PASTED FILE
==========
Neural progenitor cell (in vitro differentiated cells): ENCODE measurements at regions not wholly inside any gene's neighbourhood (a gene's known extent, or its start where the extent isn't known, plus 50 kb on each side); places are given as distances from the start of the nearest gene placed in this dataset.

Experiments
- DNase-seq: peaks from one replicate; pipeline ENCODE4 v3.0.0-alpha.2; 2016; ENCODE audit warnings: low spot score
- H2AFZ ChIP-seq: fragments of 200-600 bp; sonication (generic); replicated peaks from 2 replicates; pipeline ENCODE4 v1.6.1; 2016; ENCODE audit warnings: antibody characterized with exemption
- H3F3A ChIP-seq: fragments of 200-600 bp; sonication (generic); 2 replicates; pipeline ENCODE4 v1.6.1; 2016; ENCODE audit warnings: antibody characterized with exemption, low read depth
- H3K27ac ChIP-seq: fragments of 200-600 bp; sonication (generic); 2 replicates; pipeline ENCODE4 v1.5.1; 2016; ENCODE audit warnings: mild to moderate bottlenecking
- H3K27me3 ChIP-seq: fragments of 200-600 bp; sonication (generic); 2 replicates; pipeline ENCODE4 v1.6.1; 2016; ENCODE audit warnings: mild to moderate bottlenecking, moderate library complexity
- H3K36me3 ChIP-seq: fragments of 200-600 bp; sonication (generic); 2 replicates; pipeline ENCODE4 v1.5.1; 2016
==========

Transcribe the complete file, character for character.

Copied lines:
Neural progenitor cell (in vitro differentiated cells): ENCODE measurements at regions not wholly inside any gene's neighbourhood (a gene's known extent, or its start where the extent isn't known, plus 50 kb on each side); places are given as distances from the start of the nearest gene placed in this dataset.

Experiments
- DNase-seq: peaks from one replicate; pipeline ENCODE4 v3.0.0-alpha.2; 2016; ENCODE audit warnings: low spot score
- H2AFZ ChIP-seq: fragments of 200-600 bp; sonication (generic); replicated peaks from 2 replicates; pipeline ENCODE4 v1.6.1; 2016; ENCODE audit warnings: antibody characterized with exemption
- H3F3A ChIP-seq: fragments of 200-600 bp; sonication (generic); 2 replicates; pipeline ENCODE4 v1.6.1; 2016; ENCODE audit warnings: antibody characterized with exemption, low read depth
- H3K27ac ChIP-seq: fragments of 200-600 bp; sonication (generic); 2 replicates; pipeline ENCODE4 v1.5.1; 2016; ENCODE audit warnings: mild to moderate bottlenecking
- H3K27me3 ChIP-seq: fragments of 200-600 bp; sonication (generic); 2 replicates; pipeline ENCODE4 v1.6.1; 2016; ENCODE audit warnings: mild to moderate bottlenecking, moderate library complexity
- H3K36me3 ChIP-seq: fragments of 200-600 bp; sonication (generic); 2 replicates; pipeline ENCODE4 v1.5.1; 2016